Return to The Wild - The Chris McCandless Story DVD

$19.99
Item #: WC1752
A journey in the footsteps of the enigmatic young American named Chris McCandless, who vanished and ultimately perished in the Alaskan wilderness. New interviews and never before released letters probe the mystery behind the best-selling book and movie "Into the Wild."
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A journey in the footsteps of the enigmatic young American named Chris McCandless, who vanished and ultimately perished in the Alaskan wilderness. New interviews and never before released letters probe the mystery behind the best-selling book and movie "Into the Wild."

Return to The Wild - The Chris McCandless Story

Twenty years ago a young American hiker named Chris McCandless, the accomplished son of successful middle class parents, was found dead in an abandoned bus in the Alaskan wilderness and became the subject of the best-selling book and movie ""Into the Wild."" Now, PBS undertakes to retrace Chris McCandless' steps to try to piece together why he severed all ties with his past, burnt or gave away all his money, changed his name and headed into the Denali Wilderness. McCandless own letters, released for the first time , as well as new and surprising interviews probe the mystery that still lies at the heart of a story that has become part of the American literary canon and compels so many to this day.

Producer: Jeanmarie Condon, Ann Johnson Prum
Executive Producer: Jeanmarie Condon, Ann Johnson Prum
Production Company: Coneflower Productions
Production Year: 2014
Rating: TV-PG
Number of Discs: 1
Length: 56 minutes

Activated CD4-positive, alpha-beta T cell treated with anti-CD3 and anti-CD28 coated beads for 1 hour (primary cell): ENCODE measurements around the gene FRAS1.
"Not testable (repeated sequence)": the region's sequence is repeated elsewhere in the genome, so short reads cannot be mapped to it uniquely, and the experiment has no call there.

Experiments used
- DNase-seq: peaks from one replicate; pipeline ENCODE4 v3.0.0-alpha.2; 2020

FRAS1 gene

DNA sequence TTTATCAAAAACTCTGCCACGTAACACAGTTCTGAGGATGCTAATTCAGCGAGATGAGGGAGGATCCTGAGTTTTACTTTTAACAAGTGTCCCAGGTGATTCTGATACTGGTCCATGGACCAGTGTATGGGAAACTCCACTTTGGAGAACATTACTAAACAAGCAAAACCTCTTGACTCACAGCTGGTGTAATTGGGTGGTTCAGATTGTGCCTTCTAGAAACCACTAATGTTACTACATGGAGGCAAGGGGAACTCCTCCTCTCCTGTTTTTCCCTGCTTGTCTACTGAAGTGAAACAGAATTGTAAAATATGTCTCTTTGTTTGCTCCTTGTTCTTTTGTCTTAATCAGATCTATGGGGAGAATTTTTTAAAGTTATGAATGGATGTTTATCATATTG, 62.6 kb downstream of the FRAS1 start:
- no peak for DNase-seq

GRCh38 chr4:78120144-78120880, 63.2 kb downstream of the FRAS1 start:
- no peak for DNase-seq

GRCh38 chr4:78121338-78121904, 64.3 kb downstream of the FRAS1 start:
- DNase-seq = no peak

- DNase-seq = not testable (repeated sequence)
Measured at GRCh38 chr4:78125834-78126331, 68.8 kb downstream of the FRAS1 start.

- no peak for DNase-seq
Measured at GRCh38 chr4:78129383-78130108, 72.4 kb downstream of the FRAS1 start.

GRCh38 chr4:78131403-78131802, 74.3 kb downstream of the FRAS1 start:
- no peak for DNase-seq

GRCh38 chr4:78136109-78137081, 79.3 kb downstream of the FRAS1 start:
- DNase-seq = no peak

Subtitled: Y
Subtitle Languages: English (SDH)
DVI: N
Audio Format: Stereo
Aspect Ratio: 16x9 Widescreen

4 Reviews
M
Me T.
Anonymous User
4.0 star rating
07/17/20
More insightful than the movie!
Review by Me T. on 07/17/20 review stating More insightful than the movie!
Some may conclude this young man was simply misguided and ill-prepared for where life ultimately took him. However victims of abuse state that all forms of abuse - verbal, physical, sexual - can be equally devastating and it is also known that not only those at whom abuse is directed, but also those who witness abuse, are affected. This documentary shows how being raised in an environment of abuse changed how he saw life and chose to live it. His parents continue to live in oblivious denial two decades later, underscoring how this issue remains largely misunderstood and overlooked in todays society.
S
Sam
Anonymous User
5.0 star rating
07/17/20
Denial is powerful and common
Review by Sam on 07/17/20 review stating Denial is powerful and common
This is as heartfelt and real a story as it gets. So many of us keep family secrets and want to believe all families are generally the same or better. But,those who are courageous enough to see and speak the truth often find themselves blacklisted from the birth family. The families loss. Instead, shedding the secrets and lies leads to freedom and a true love of life.
S
Sheeple
Anonymous User
1.0 star rating
07/17/20
return to the wild
Review by Sheeple on 07/17/20 review stating return to the wild
i would not purchase this documentary or support it in anyway. i watched it sporadically as who want to see documentation of someones vileness to his parents and loved ones on a suicide mission. not entertaining, no matter how gently PBS/filmaker wants to make it. obviously this young man was troubled, needed strong intervention/counseling/medication early in his childhood.i would never donate to pbs because of shows like this and other documentaries portraying ongoing recorded abuse of boys in the Buddhist religion.
J
Jd
Anonymous User
2.0 star rating
07/17/20
The shame is on whom?
Review by Jd on 07/17/20 review stating The shame is on whom?
It appears that this young man suffered from Borderline Personality Disorder, and at least a couple of siblings as well. This is not only a challenging disorder diagnose and treat, but also a nightmare to understand. For PBS to become involved in a very destructive documentary that blames and accuses based on innuendo and perceptions based on potentially skewed perceptions of reality is alarming. Perhaps the public would be best served with a detailed documentary on the struggle families face dealing with BPD in the home.


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